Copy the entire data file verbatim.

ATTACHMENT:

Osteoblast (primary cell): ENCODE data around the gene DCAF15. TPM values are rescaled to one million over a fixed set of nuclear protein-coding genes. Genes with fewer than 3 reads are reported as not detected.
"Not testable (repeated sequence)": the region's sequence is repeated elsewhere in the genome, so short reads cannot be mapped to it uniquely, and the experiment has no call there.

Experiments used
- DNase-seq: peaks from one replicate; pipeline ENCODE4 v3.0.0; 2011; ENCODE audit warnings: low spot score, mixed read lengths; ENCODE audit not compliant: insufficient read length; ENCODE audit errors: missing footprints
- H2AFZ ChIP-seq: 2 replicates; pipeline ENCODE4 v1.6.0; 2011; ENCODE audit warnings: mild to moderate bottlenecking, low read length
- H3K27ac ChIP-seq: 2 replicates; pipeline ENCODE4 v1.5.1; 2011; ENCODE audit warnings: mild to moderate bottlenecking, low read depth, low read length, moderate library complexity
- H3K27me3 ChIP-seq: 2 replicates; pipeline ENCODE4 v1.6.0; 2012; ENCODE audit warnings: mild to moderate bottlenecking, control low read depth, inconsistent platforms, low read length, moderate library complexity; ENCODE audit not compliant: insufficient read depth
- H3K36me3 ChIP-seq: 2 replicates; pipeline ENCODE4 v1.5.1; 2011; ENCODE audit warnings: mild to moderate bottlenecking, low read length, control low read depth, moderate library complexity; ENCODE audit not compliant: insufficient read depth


Osteoblast (primary cell): ENCODE data around the gene DCAF15. TPM values are rescaled to one million over a fixed set of nuclear protein-coding genes. Genes with fewer than 3 reads are reported as not detected.
"Not testable (repeated sequence)": the region's sequence is repeated elsewhere in the genome, so short reads cannot be mapped to it uniquely, and the experiment has no call there.

Experiments used
- DNase-seq: peaks from one replicate; pipeline ENCODE4 v3.0.0; 2011; ENCODE audit warnings: low spot score, mixed read lengths; ENCODE audit not compliant: insufficient read length; ENCODE audit errors: missing footprints
- H2AFZ ChIP-seq: 2 replicates; pipeline ENCODE4 v1.6.0; 2011; ENCODE audit warnings: mild to moderate bottlenecking, low read length
- H3K27ac ChIP-seq: 2 replicates; pipeline ENCODE4 v1.5.1; 2011; ENCODE audit warnings: mild to moderate bottlenecking, low read depth, low read length, moderate library complexity
- H3K27me3 ChIP-seq: 2 replicates; pipeline ENCODE4 v1.6.0; 2012; ENCODE audit warnings: mild to moderate bottlenecking, control low read depth, inconsistent platforms, low read length, moderate library complexity; ENCODE audit not compliant: insufficient read depth
- H3K36me3 ChIP-seq: 2 replicates; pipeline ENCODE4 v1.5.1; 2011; ENCODE audit warnings: mild to moderate bottlenecking, low read length, control low read depth, moderate library complexity; ENCODE audit not compliant: insufficient read depth